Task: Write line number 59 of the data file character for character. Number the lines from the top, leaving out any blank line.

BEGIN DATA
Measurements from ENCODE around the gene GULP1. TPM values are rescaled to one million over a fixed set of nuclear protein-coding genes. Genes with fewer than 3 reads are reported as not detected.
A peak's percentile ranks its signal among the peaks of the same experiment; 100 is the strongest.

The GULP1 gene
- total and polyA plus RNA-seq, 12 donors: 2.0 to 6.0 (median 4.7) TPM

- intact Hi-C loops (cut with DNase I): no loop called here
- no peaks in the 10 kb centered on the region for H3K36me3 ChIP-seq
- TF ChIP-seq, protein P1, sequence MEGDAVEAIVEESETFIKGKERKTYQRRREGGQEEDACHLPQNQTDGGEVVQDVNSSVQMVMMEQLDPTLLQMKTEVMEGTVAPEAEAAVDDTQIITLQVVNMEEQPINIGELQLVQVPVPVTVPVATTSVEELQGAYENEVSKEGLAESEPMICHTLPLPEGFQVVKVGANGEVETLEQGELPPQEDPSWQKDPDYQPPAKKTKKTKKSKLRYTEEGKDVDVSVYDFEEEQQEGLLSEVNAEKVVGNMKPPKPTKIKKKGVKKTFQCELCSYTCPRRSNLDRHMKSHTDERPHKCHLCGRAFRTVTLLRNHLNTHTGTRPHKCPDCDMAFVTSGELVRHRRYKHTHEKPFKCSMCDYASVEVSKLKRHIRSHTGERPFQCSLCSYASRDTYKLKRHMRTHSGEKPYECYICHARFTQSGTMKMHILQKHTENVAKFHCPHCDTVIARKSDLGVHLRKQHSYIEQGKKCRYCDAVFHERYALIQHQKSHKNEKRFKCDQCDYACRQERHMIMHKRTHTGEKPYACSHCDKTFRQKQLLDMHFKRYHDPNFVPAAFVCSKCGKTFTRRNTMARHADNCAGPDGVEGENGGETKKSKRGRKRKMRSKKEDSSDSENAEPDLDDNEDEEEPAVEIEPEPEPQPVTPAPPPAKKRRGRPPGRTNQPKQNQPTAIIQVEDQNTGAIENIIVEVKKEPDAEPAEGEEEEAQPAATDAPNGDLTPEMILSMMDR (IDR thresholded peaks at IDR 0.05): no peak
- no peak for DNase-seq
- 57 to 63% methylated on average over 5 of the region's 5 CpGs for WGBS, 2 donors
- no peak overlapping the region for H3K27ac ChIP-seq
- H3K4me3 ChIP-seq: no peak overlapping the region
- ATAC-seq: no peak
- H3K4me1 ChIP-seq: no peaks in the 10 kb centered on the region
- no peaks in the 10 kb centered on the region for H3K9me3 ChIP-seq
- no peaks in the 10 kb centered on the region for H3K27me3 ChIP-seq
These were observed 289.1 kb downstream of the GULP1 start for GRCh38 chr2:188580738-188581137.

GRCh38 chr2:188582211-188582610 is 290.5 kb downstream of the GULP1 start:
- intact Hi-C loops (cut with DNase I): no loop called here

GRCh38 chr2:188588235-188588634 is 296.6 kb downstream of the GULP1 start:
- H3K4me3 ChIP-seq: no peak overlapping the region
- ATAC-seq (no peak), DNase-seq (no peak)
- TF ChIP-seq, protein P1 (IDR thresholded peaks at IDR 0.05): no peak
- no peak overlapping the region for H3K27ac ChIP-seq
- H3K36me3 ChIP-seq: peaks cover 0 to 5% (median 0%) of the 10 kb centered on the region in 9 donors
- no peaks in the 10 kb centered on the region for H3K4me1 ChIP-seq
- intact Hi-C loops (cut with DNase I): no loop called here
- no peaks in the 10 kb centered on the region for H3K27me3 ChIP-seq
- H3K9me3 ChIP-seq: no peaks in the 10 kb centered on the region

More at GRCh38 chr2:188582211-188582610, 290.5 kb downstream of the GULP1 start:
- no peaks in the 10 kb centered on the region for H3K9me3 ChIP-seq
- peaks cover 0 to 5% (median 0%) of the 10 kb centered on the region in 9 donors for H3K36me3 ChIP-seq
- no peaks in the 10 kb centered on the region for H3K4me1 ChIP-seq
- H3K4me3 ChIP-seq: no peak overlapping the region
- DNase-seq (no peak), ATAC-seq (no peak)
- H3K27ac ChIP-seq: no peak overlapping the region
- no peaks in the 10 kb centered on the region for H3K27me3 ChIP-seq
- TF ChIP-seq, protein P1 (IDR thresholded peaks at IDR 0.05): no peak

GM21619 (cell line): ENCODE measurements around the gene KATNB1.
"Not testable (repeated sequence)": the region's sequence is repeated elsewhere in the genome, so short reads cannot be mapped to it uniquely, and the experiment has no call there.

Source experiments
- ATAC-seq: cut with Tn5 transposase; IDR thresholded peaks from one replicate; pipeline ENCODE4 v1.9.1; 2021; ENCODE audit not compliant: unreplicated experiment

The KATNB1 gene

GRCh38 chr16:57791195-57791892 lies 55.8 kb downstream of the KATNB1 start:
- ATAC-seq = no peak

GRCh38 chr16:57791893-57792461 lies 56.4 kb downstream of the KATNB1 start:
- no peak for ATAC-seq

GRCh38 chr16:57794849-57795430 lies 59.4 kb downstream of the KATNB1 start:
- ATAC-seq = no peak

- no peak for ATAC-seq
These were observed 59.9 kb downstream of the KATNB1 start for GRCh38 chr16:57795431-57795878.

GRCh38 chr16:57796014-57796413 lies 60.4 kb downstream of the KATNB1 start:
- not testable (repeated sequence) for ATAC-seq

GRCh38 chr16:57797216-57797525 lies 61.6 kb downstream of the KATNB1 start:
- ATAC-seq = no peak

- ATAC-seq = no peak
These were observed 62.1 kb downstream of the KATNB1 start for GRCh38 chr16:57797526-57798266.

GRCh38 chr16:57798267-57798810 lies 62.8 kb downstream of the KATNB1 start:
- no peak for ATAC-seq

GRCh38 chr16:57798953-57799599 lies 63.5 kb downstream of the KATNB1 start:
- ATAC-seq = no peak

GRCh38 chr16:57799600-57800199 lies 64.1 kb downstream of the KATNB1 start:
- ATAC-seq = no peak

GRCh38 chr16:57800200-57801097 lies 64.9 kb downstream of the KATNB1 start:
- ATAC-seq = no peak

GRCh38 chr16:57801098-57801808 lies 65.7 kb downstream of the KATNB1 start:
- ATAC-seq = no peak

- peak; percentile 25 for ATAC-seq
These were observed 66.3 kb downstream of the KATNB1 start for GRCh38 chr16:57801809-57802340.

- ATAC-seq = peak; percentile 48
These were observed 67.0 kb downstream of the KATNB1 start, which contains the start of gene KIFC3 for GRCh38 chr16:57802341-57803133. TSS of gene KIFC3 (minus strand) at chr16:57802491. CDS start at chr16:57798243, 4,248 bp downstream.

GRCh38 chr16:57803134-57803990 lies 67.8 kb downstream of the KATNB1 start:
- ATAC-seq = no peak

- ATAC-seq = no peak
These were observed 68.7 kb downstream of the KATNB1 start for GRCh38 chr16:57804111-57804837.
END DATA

GRCh38 chr16:57798953-57799599 lies 63.5 kb downstream of the KATNB1 start: